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Holly Joshi named head of Oakland’s violence prevention department

Oakland Mayor Sheng Thao has named Dr. Holly Joshi head of the Department of Violence Prevention.

Thao announced Joshi’s appointment Monday at a news conference outside Esperanza Elementary School in East Oakland. Joshi succeeds interim chief Kentrell Killens. This is the second permanent head of the department, following the departure of Guillermo Cespedes, who left earlier this year.

Thao praised Joshi as “amazing” and for his long experience working with the city of Oakland.

“She is personally and professionally invested in not only the city of Oakland, but also the individuals who live here, and I think that is extremely important,” Thao said.

The Department of Violence Prevention was established in 2017 to address the root causes of violence, including trauma, poverty and retaliation. The department relies heavily on community-based nonprofit organizations that employ violence interrupters, life coaches and youth leaders to work directly with people affected by violence.

Joshi, a native of East Oakland with a background in gender-based violence prevention and law enforcement, said her family moved to Oakland in 1950 to escape Jim Crow law in the South. She grew up five blocks from the site of Monday’s news conference and attended the local elementary school.

“Oakland was my family’s place of refuge, hope and opportunity, and that’s what every Oaklander deserves,” Joshi said.

Joshi was most recently senior director of the Center for Social Justice at GLIDE in San Francisco. She is a nationally recognized expert in gender-based violence prevention and response. Prior to GLIDE, Joshi worked at Bright Research Group, where she was Director of Racial Justice and Systems Change. She also served as executive director of MISSSEY, Inc., an Oakland-based organization that supports and advocates for trafficked youth.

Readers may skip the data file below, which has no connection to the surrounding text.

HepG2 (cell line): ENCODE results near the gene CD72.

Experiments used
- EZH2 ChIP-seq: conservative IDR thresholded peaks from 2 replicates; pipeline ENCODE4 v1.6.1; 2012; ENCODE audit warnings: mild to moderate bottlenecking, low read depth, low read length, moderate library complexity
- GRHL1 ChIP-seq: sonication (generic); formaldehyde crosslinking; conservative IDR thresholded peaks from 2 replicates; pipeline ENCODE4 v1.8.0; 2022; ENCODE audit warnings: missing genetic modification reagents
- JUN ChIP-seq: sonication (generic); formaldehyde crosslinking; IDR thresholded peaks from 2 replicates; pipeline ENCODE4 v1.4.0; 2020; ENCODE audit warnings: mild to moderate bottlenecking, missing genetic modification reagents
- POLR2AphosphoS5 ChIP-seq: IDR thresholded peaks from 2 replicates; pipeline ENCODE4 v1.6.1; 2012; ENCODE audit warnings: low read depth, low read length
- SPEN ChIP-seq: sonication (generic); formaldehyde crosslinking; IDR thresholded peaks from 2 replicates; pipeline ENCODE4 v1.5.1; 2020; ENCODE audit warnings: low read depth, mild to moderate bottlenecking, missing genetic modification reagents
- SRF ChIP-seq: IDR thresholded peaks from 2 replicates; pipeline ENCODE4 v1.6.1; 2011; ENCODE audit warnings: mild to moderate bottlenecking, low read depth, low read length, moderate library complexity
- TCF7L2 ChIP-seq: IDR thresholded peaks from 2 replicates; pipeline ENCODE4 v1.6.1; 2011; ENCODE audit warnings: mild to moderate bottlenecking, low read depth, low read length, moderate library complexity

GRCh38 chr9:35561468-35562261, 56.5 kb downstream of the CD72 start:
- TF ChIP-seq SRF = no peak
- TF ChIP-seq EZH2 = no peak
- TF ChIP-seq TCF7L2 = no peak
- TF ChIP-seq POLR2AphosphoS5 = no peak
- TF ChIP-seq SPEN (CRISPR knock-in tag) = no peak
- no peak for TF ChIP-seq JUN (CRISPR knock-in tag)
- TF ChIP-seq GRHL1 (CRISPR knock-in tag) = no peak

Joshi has a background in law enforcement. She joined the Oakland Police Department in 2001 and served in various positions. She eventually became an investigator in the department’s child exploitation unit, where she handled cases of human trafficking, sexual assault, domestic violence and child abuse. She later served as an investigative supervisor for the unit and was part of a task force organized by then-Attorney General Kamala Harris that focused on human trafficking.

Joshi also worked as a public information officer for the department and as chief of staff. She holds a bachelor’s degree in criminal justice from California State University East Bay, a master’s degree in organizational leadership for social justice, and a doctorate in educational leadership from Saint Mary’s College of California.

Joshi will take over a department that mostly avoided painful budget cuts this year after residents and advocates pushed the City Council to restore funding. However, the department relies heavily on dollars from Measure Z, a parcel tax approved by voters in 2014 to fund public safety work. Measure Z expires next year and city officials have yet to propose a replacement.

Joshi told The Oaklandside that, coming from a small community organization, she has the skills to manage a budget and find resources under the proverbial couch cushions. But she stressed that proof of concept was essential to ensuring the long-term financial stability of the department.

“We really need to start and produce some reduction in violence and increase community safety,” Joshi said. “If we do these things, I’m confident we’ll have significant investment.”

Gender-based violence is a strategic axis of the DVP. According to its 2022-2024 strategic spending plan, DVP allocates 25% of its funding to programs to combat gender-based violence, which include 24-hour hotlines, emergency shelters, defense services legal, etc. Joshi said she would ensure that the genre was respected. Violence-based anti-violence programs have the resources they need, but they highlighted the department’s holistic approach to all forms of violence.

“People have a hard time reconciling the intersections between gender-based violence and gun violence,” Joshi said. “But unfortunately it affects the same families, the same individuals and the same root causes cause it. And in most cases, the interventions needed are very similar.

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